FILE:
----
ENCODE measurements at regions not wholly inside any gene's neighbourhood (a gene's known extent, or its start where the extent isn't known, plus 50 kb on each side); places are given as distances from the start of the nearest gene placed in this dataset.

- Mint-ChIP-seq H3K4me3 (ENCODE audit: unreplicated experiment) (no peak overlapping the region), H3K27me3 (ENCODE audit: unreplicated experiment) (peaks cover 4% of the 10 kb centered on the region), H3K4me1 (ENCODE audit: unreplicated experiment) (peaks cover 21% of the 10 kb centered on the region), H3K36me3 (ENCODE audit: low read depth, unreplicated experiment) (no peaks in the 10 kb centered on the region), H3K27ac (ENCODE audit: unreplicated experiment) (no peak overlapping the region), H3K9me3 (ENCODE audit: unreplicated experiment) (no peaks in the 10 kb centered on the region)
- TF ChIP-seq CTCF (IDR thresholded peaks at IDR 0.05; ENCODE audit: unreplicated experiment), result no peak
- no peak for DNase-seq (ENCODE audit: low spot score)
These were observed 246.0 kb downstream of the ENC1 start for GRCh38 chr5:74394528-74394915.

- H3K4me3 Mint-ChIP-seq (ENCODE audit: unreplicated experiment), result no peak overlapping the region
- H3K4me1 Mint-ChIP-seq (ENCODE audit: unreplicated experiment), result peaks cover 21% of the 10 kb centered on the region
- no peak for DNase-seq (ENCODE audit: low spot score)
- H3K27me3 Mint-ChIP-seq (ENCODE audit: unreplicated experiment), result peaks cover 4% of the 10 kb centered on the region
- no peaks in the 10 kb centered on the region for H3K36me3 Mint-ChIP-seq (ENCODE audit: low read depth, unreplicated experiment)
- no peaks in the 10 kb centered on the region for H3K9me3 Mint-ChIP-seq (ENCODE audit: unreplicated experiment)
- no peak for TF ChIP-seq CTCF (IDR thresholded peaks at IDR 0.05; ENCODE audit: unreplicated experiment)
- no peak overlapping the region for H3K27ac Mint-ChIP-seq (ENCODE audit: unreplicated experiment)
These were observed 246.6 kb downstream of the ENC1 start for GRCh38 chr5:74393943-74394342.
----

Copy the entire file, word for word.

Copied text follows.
ENCODE measurements at regions not wholly inside any gene's neighbourhood (a gene's known extent, or its start where the extent isn't known, plus 50 kb on each side); places are given as distances from the start of the nearest gene placed in this dataset.

- Mint-ChIP-seq H3K4me3 (ENCODE audit: unreplicated experiment) (no peak overlapping the region), H3K27me3 (ENCODE audit: unreplicated experiment) (peaks cover 4% of the 10 kb centered on the region), H3K4me1 (ENCODE audit: unreplicated experiment) (peaks cover 21% of the 10 kb centered on the region), H3K36me3 (ENCODE audit: low read depth, unreplicated experiment) (no peaks in the 10 kb centered on the region), H3K27ac (ENCODE audit: unreplicated experiment) (no peak overlapping the region), H3K9me3 (ENCODE audit: unreplicated experiment) (no peaks in the 10 kb centered on the region)
- TF ChIP-seq CTCF (IDR thresholded peaks at IDR 0.05; ENCODE audit: unreplicated experiment), result no peak
- no peak for DNase-seq (ENCODE audit: low spot score)
These were observed 246.0 kb downstream of the ENC1 start for GRCh38 chr5:74394528-74394915.

- H3K4me3 Mint-ChIP-seq (ENCODE audit: unreplicated experiment), result no peak overlapping the region
- H3K4me1 Mint-ChIP-seq (ENCODE audit: unreplicated experiment), result peaks cover 21% of the 10 kb centered on the region
- no peak for DNase-seq (ENCODE audit: low spot score)
- H3K27me3 Mint-ChIP-seq (ENCODE audit: unreplicated experiment), result peaks cover 4% of the 10 kb centered on the region
- no peaks in the 10 kb centered on the region for H3K36me3 Mint-ChIP-seq (ENCODE audit: low read depth, unreplicated experiment)
- no peaks in the 10 kb centered on the region for H3K9me3 Mint-ChIP-seq (ENCODE audit: unreplicated experiment)
- no peak for TF ChIP-seq CTCF (IDR thresholded peaks at IDR 0.05; ENCODE audit: unreplicated experiment)
- no peak overlapping the region for H3K27ac Mint-ChIP-seq (ENCODE audit: unreplicated experiment)
These were observed 246.6 kb downstream of the ENC1 start for GRCh38 chr5:74393943-74394342.